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keym




 
 
 
 

Post Thu, Jul 08 2021, 8:46 am
I technically use chicken breast to mean the white meat with the bone. Without the bone is a cutlet.
But turkey breast is common- it's the sliced, deli, cold cut stuff.
A thigh is the triangular piece, a pulka or drumstick for the leg. Both pieces attached is sold as a "leg quarter". Or I guess bottom in some communities.
Those of you making fun, what would you call the cut of chicken that has the thigh and drumstick attached. It's not a thigh, it's more than a thigh.
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LovesHashem




 
 
 
 

Post Thu, Jul 08 2021, 9:14 am
Elfrida wrote:
They might be labelled by their proper name, but everyone I know calls it a משולש (triangle).


I don't have that close interaction with israelis I guess because I've never heard of anyone calling it that either.
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amother




OP
 

Post Thu, Jul 08 2021, 9:25 am
etky wrote:
Does no one actually use 'pulkeh' anymore for drumstick?
That's what we grew up (not Brooklyn, but nearby) calling them.
The thigh was always a thigh though for us.
Here in Israel most adults that I know call the thigh by the proper name 'ירך עוף' but kids call it the 'משולש" and parents will often refer to it that way for the kids' sake. I think kids in general prefer less 'graphic' names for chicken parts.
Growing up, cutlets from the breast meat were always schnitzel in our house. Cutlets was considered a very 'genteel' WASPy term Wink
Breast meat on the bone was just 'the white meat' as opposed to 'the dark meat' which was how the full chicken leg quarter was referred to.
Tops and bottoms were not terms that we used or even heard around us.


We call the drumstick alone a tzum and the white on the bone beilig.
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Amarante




 
 
 
 

Post Thu, Jul 08 2021, 9:57 am
etky wrote:
Does no one actually use 'pulkeh' anymore for drumstick?
That's what we grew up (not Brooklyn, but nearby) calling them.
The thigh was always a thigh though for us.


Yes pulkeh was what it was called when I was growing up in Brooklyn by my family - that was a large piece of meat relatively speaking as it included the whole "leg" of the chicken. I think it was because my family didn't speak Yiddish in the home (except when they wanted to talk about topics they didn't want the kinderlins to understand Very Happy) but they used Yiddish for things relating to the body and foods.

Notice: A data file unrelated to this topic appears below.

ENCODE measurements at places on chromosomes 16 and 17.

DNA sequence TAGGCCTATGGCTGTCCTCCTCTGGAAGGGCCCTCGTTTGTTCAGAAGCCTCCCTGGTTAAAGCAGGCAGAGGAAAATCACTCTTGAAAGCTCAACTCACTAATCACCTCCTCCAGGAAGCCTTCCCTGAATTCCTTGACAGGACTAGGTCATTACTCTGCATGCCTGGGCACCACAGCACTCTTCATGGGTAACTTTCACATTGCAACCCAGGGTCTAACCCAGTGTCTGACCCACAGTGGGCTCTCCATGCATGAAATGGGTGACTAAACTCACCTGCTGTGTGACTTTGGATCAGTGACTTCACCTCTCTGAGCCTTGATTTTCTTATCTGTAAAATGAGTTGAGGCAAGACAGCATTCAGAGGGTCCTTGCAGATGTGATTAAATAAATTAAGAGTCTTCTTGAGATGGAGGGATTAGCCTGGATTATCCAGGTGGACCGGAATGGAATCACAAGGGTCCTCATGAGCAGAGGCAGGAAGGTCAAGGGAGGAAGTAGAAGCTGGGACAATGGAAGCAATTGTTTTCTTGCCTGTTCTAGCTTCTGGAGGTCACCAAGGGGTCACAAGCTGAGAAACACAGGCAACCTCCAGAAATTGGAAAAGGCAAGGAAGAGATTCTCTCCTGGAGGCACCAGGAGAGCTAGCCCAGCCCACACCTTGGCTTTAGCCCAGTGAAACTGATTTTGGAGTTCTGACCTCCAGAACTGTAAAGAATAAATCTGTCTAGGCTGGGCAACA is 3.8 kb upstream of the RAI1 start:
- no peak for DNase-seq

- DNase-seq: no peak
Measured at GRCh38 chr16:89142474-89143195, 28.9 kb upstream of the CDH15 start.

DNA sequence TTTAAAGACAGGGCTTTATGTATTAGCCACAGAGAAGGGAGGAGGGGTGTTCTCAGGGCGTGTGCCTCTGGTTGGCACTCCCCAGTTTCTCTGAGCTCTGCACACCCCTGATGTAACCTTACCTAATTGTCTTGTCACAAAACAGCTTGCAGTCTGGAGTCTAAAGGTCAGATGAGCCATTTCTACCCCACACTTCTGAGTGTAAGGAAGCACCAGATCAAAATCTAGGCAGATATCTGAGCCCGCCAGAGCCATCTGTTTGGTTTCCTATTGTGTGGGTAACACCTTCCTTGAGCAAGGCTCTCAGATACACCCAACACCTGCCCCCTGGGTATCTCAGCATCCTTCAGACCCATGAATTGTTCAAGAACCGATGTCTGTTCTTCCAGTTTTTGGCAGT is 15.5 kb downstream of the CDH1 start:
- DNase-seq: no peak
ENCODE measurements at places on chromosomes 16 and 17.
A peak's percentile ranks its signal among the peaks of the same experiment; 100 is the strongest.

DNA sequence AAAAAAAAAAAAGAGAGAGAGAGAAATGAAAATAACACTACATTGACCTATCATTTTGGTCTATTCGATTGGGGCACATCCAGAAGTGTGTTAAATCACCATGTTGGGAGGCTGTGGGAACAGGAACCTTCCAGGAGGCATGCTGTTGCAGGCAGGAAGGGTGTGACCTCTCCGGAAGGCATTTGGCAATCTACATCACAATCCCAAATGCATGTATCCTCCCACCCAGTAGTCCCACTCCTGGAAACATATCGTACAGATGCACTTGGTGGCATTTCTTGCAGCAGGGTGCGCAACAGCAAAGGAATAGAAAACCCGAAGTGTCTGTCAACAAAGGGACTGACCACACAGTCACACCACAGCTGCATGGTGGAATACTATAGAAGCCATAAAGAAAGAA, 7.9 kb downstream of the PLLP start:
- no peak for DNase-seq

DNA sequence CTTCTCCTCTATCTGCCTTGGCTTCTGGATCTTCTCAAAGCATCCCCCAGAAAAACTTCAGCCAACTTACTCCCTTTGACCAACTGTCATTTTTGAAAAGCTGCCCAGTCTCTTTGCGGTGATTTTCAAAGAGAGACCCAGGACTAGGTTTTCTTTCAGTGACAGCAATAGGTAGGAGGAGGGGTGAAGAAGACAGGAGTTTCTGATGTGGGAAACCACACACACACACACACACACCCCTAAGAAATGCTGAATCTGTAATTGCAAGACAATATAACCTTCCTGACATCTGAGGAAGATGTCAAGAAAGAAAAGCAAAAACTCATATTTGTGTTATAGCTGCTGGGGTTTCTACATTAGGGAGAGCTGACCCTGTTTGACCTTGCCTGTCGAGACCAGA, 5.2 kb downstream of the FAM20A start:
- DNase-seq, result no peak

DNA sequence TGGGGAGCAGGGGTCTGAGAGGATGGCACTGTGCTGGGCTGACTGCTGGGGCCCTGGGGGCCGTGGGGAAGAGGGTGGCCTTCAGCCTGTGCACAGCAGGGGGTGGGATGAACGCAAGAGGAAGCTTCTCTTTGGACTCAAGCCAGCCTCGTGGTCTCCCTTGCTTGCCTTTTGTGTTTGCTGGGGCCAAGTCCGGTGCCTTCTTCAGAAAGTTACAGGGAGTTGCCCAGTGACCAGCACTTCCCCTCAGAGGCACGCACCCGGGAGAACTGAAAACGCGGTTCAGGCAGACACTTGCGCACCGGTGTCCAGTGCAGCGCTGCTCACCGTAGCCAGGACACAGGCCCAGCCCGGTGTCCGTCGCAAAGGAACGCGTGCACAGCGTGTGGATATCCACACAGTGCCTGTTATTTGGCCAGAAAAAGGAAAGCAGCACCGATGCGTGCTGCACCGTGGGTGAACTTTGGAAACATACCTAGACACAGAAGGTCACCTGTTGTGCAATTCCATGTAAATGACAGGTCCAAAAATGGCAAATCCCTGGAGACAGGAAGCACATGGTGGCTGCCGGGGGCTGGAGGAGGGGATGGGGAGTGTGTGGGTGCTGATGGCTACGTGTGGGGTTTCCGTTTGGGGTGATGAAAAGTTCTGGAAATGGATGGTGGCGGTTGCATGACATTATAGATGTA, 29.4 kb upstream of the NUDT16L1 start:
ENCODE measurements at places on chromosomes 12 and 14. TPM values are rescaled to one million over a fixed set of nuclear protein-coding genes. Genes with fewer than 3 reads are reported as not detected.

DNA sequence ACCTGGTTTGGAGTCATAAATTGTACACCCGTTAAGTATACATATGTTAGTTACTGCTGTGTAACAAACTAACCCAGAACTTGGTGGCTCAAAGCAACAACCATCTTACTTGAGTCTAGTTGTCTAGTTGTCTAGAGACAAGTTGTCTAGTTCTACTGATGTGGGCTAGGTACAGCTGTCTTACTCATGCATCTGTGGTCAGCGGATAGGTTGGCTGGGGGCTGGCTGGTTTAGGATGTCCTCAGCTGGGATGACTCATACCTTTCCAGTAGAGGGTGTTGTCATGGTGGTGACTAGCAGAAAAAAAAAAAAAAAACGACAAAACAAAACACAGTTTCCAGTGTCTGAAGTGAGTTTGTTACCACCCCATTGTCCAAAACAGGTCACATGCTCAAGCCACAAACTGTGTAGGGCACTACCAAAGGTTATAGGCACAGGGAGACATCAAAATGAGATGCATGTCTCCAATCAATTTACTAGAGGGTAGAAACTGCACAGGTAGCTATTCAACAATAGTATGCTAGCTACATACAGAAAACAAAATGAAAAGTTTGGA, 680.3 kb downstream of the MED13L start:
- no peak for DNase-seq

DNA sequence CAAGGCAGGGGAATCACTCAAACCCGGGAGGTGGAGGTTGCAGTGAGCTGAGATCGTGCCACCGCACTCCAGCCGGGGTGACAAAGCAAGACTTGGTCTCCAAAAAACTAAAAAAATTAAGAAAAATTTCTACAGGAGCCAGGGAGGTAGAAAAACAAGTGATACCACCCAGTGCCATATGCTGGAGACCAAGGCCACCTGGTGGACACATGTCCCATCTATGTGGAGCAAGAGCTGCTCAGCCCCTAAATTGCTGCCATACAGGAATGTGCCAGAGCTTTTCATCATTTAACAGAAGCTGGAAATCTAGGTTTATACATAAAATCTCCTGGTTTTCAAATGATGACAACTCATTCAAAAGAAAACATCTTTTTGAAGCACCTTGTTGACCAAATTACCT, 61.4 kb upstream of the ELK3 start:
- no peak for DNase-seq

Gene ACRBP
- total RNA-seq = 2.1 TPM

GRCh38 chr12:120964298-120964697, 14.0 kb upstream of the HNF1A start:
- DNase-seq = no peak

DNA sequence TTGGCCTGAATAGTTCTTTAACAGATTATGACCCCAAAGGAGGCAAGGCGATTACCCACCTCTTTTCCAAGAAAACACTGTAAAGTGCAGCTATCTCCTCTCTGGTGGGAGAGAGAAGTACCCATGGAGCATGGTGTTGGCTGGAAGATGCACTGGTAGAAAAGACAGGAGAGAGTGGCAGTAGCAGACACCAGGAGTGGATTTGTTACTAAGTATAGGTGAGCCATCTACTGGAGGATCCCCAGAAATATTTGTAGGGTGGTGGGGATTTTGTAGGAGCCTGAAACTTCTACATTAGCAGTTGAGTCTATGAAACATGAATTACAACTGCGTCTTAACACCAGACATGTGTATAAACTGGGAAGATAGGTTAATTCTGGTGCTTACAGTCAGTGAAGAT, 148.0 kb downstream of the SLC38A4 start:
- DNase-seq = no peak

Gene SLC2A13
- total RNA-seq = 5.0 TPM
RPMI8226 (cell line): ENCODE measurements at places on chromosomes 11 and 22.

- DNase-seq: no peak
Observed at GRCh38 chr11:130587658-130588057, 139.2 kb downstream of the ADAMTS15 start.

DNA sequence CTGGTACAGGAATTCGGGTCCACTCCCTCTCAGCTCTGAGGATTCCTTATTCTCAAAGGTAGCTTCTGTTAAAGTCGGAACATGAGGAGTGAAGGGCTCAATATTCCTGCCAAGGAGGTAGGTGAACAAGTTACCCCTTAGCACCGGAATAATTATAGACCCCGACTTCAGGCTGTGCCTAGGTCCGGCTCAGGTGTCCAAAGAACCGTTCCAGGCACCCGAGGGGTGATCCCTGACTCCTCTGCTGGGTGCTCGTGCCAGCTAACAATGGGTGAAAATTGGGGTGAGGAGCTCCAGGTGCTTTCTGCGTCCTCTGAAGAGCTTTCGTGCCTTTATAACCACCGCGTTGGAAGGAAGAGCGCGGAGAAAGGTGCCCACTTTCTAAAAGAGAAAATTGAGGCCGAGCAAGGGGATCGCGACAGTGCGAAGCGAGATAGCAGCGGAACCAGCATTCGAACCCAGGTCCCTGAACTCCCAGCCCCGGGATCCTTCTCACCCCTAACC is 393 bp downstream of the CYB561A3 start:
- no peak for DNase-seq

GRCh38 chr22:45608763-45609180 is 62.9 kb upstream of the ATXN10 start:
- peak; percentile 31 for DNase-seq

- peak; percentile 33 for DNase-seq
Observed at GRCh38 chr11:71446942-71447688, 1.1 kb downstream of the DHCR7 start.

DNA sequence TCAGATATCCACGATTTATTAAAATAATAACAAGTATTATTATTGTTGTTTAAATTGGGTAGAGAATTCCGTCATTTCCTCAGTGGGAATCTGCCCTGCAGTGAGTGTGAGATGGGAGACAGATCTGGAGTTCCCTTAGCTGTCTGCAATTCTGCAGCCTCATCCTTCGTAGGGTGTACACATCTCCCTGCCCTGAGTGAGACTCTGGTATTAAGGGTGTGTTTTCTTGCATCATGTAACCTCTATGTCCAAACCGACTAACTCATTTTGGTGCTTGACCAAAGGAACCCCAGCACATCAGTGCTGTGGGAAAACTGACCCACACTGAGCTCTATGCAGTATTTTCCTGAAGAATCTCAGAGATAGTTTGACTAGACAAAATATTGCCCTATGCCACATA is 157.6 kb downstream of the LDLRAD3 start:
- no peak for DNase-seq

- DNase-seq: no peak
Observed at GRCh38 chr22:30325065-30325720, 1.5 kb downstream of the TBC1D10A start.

People didn't seem to cook with such separate chicken parts probably because we bought at a relatively small butcher shop and it just wasn't sold that way.

One confusing word was pupik which my Bubbe used to describe a part of the chicken innards as well as a belly button - she was fond of describing mini skirts as being up to the pupik.

I never heard the term bottom until I joined imamother. When I first read it I thought it was describing the literal bottom of a roast chicken which is generally just bones and fat and I thought it was an odd chicken part to be cooking and eating.

We can thank the Victorians for euphemisms of dark and white meat because they didn't want to mention breasts or legs in polite society at the dinner table. I also read that they didn't talk about legs on furniture such as pianos.
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amother




Grape
 

Post Thu, Jul 08 2021, 10:26 am
amother [ OP ] wrote:
We call the drumstick alone a tzum and the white on the bone beilig.


What does beilig mean in English?
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shabbatiscoming




 
 
 
 

Post Fri, Jul 09 2021, 8:43 am
etky wrote:
Ah, but you're not from Brooklyn, are you? Wink
My mother grew up in boropark Wink
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FranticFrummie




 
 
 
 

Post Fri, Jul 09 2021, 8:48 am
keym wrote:
what would you call the cut of chicken that has the thigh and drumstick attached. It's not a thigh, it's more than a thigh.


When both parts are attached, it's a "leg". When the thigh is separate it's a "thigh", and when the lower leg is separate, it's a "drumstick".

"Bottom" always makes me think of what a chicken sits on, where the cloaca is. Ewwww!
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amother




OP
 

Post Fri, Jul 09 2021, 8:48 am
amother [ Grape ] wrote:
What does beilig mean in English?


It means the white part on the bone.
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mizle10




 
 
 
 

Post Fri, Jul 09 2021, 9:08 am
I’m not from Brooklyn, not even the US and my butcher labels it “chicken bottoms”
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thunderstorm




 
 
 
 

Post Fri, Jul 09 2021, 9:31 am
keym wrote:
I technically use chicken breast to mean the white meat with the bone. Without the bone is a cutlet.
But turkey breast is common- it's the sliced, deli, cold cut stuff.
A thigh is the triangular piece, a pulka or drumstick for the leg. Both pieces attached is sold as a "leg quarter". Or I guess bottom in some communities.
Those of you making fun, what would you call the cut of chicken that has the thigh and drumstick attached. It's not a thigh, it's more than a thigh.

It’s called a chicken leg.
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